Coconut Myth Buster #1:
Coconut is admittedly a high-fat food. We all know, of course, that high-fat foods cause heart disease, right? We've been told and told and told by every 'reputable' resource that this is fact. These 'facts' were based on a hypothesis. To review elementary science, a hypothesis is a theory. An unproven theory.
As an example, think Columbus. Think "The world is flat". Think, "People are gonna think I'm nuts if I agree with ol' Chris, so I'm gonna keep my mouth shut...even if I can't figure out how it is that I see the masts on the ships coming into port before I actually see the ships..." Think of pointing fingers and an outcry of "Heretic!" when you say something isn't what the whole world says it is.
That should give you a little bit of an idea of the battle people like Mary Enig and Sally Fallon have been fighting for decades. But they won the battle over trans fats. Today, people like you and I, regular everyday people, are little by little, learning the truth. In fact, we're learning so well, that the large food corps are starting to shake in their boots. They're doing really dumb things that do no less than confirm suspicions that they're up to no good..."Like what?" you ask. Like running farmers out of business because an organic farmer's seed blows into their field. Like suing people who take pictures of their cattle 'farms', draining the average man's pocketbook long before the courtroom is ever entered. Like using scare tactics as those you will see if you dare to watch the film, "Food, Inc.".
So back to the high-fat scam.The hypothesis I speak of is called the 'lipid hypothesis' which states that there are three stages in the progression of heart disease: 1) Consumption of too much cholesterol & saturated fat w/the consequence of high cholesterol, 2) The high cholesterol produces atherosclerosis, and finally, 3) Atherosclerosis clogs up blood vessels with an end in coronary heart disease.
The problem with this hypothesis is that there is much scientific evidence, ignored evidence that has been known for over fifty years, that actually contradicts each of these stages. So this knowledge has been kept buried away from the public mind for so long that the public has had no real choice but to believe what they have been fed.
So, is it true? Do high-fat foods cause heart disease?
Studies tell us the answer is "No".
1960's: Masai of Kenya: Cattle herders whose diets consisted of an average of 1 gallon of full-fat, raw milk/day, (That's about 3/4 lb. butterfat!), and Dr. George Mann of Vanderbilt University who conducted the study reports that at their festivals, the Masai would eat from four to ten pounds of meat. (Sorry, but that even makes me want to gag.) But here are the points. 1) They were completely free of heart disease. 2) Blood Cholesterol was measured at 50 % lower than the average American, 3) In his study of 50 hearts and arteries from varied ages, obstruction-causing plaque was rare, and 4) No evidence of a heart attack was found in any of the hearts.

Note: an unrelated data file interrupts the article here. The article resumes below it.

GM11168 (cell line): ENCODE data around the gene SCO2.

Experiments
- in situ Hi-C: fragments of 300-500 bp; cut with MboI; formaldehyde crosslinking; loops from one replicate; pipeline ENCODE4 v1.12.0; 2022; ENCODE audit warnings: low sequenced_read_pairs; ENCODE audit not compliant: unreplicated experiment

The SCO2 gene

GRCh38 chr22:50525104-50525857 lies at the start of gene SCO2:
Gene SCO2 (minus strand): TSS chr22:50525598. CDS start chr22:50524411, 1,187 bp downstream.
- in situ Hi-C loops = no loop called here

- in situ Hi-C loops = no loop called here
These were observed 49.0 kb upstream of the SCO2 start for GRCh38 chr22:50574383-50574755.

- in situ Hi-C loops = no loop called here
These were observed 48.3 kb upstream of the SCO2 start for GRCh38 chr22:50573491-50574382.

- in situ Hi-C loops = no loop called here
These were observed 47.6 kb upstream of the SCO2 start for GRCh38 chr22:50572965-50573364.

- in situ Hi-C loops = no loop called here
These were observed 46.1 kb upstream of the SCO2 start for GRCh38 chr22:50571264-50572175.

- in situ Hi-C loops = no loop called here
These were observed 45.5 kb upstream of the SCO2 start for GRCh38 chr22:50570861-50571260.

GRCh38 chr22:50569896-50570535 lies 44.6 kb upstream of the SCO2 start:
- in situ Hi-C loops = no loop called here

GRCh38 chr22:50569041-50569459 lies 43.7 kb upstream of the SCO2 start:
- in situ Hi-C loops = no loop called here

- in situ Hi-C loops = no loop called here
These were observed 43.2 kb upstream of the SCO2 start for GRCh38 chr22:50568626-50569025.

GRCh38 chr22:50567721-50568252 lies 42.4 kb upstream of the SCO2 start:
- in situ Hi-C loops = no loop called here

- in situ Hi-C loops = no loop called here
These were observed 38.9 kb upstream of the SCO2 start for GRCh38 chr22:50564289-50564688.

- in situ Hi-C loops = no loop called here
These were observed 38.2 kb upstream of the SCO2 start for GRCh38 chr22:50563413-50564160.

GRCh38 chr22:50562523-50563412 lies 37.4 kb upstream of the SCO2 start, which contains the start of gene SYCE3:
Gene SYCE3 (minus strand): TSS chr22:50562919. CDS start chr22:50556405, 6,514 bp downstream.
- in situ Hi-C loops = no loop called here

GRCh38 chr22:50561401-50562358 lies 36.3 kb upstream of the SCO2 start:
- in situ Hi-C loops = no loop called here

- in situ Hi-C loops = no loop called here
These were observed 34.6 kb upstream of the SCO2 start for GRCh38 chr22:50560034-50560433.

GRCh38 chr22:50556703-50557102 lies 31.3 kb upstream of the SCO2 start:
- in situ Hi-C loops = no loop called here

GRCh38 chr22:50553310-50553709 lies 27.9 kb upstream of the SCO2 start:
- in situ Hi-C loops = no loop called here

1975-1981: Framingham-Puerto Rico-Honolulu Study: The National Institutes of Health, studied 16,000 healthy, middle-aged men from these three areas. In 1975, all they had to do was answer questions about their normal diets. In 1981, the diets were compared between the ones not having had heart attacks and those having had heart attacks. DON'T LOSE THIS NEXT FACT: Those who had fallen victim to heart attacks had consumed more polyunsaturated oils than those who had not. This is exactly opposite the suppositions made by the lipid hypothesis.
Let's look at another, bigger study.
1998: Journal of Clinical Epidemiology: A review of 27 studies of over 150,000 people. The studies were aimed at the connection between heart health and diet.
"In three groups, the patients had eaten more animal fat than the controls. In one group, they had eaten less. In all the other groups, researchers found no difference in animal fat consumption between people with heart disease and those without. What's more, in three groups the patients had eaten more vegetable oil than the controls. In only one group had patients eaten less vegetable oil than the control group."
Critics of these studies site the fact that they are older studies. (But is truth truth today and not tomorrow???) Still, for the sake of conceding to the insanity, I suppose I need to tell the further truth that there are more recent studies that confirm those studies. Following, read two such study reports:
2002: European Journal of Clinical Nutrition: Reported on a Denmark study in which researchers zeroed in on hospital patients diagnosed with heart disease. The patients were divided into three groups: two who ate generally 'healthy' diets, low in animal fats, high in whole grains, fruits, and veggies. The last group ate lots of meat, butter and even white bread. Still, they found no link between food consumption habits and coronary heart disease.
|Butterfat protects heart health!|
In short, scientific research has never supported the idea that high-fat foods cause heart attacks.
In a coconut shell: Don't be afraid of coconut's saturated fat.
"But what about cholesterol???", I heard a voice plaintively whine...
Geez, this stuff can get deep, can't it? ...Well, that will be Coconut Myth Buster #2.